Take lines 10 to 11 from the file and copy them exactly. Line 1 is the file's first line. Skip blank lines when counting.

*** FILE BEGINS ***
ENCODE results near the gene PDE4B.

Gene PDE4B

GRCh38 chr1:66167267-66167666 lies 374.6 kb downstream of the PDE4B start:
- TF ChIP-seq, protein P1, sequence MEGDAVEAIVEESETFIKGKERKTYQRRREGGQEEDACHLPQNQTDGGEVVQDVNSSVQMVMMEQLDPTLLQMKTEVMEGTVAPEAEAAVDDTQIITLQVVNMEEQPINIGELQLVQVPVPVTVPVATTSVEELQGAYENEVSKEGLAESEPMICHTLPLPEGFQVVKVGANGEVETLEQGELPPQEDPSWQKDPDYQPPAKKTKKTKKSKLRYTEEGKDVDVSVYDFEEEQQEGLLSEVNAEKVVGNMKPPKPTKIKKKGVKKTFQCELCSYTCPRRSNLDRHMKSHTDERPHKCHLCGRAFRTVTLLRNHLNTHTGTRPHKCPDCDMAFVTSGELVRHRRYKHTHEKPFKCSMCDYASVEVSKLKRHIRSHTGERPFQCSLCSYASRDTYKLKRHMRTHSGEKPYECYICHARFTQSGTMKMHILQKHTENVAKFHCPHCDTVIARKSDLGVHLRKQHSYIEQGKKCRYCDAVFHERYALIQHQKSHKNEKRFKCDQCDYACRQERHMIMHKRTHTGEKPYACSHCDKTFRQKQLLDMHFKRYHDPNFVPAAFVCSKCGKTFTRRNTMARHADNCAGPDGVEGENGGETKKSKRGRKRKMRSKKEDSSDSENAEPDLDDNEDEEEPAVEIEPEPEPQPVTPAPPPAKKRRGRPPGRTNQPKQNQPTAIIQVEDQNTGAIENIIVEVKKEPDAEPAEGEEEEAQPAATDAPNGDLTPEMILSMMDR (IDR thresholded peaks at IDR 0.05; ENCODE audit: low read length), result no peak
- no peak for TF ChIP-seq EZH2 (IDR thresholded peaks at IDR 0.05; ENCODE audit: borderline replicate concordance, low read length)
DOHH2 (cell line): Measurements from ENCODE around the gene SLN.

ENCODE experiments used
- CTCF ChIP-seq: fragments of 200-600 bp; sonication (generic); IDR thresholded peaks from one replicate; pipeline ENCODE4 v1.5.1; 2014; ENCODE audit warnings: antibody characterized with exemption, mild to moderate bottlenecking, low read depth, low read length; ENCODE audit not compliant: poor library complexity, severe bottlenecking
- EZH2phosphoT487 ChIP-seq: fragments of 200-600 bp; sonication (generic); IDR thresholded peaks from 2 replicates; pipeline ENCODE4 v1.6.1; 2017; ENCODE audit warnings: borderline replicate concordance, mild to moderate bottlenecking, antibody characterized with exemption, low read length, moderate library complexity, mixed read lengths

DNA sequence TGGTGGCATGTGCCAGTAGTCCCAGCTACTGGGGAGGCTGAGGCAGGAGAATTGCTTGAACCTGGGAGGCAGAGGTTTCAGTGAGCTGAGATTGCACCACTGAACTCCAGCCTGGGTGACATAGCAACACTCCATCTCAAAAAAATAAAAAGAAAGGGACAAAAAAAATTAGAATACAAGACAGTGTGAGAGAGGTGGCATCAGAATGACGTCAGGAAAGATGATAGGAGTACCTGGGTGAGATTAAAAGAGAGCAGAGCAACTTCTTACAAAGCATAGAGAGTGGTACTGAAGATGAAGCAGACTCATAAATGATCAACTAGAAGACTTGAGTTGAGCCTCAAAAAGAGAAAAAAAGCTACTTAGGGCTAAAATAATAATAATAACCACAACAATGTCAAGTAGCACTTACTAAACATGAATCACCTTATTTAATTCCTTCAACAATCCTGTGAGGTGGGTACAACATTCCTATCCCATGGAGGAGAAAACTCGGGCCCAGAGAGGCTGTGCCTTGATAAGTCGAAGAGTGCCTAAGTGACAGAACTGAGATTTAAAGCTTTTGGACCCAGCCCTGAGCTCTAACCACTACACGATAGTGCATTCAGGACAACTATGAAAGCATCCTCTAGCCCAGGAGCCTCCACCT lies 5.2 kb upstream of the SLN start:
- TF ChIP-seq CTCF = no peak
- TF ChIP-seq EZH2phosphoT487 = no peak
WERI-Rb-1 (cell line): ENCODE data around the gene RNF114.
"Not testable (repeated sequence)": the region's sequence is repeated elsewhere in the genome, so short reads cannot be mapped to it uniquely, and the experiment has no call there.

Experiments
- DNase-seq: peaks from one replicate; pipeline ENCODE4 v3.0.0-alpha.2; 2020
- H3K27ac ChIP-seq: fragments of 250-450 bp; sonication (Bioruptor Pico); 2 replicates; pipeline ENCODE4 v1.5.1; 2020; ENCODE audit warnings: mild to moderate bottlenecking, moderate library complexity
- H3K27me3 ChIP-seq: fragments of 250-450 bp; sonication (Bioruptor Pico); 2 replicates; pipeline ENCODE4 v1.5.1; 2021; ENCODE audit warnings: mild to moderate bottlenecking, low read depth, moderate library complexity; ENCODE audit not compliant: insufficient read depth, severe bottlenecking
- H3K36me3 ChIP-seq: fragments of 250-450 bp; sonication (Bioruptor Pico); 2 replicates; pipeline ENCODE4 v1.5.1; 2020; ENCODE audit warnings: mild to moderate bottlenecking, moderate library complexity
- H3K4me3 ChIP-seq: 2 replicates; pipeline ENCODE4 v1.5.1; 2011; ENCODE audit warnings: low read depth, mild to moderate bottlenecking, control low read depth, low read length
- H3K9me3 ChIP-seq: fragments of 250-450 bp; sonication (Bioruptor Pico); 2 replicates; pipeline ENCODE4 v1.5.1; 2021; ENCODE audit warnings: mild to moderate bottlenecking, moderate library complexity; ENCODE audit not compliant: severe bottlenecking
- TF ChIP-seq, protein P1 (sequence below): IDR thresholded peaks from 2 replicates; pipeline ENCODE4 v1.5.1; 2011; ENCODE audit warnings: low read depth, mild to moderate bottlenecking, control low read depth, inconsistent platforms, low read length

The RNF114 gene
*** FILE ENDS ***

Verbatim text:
DNA sequence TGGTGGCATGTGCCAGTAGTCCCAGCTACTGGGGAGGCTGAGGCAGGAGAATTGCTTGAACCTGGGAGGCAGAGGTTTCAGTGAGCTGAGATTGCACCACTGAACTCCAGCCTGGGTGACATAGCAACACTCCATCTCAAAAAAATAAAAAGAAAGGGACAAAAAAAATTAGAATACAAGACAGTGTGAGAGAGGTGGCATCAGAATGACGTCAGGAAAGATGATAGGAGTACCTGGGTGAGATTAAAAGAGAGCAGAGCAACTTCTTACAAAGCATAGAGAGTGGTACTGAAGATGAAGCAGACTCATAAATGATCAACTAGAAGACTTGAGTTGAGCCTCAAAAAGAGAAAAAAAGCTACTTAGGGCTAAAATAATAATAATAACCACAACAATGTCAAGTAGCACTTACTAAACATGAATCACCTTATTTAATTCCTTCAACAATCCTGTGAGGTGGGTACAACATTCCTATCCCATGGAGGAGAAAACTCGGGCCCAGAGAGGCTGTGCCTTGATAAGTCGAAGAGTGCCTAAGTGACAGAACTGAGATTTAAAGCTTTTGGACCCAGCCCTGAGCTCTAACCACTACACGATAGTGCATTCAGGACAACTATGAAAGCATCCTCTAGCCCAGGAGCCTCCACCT lies 5.2 kb upstream of the SLN start:
- TF ChIP-seq CTCF = no peak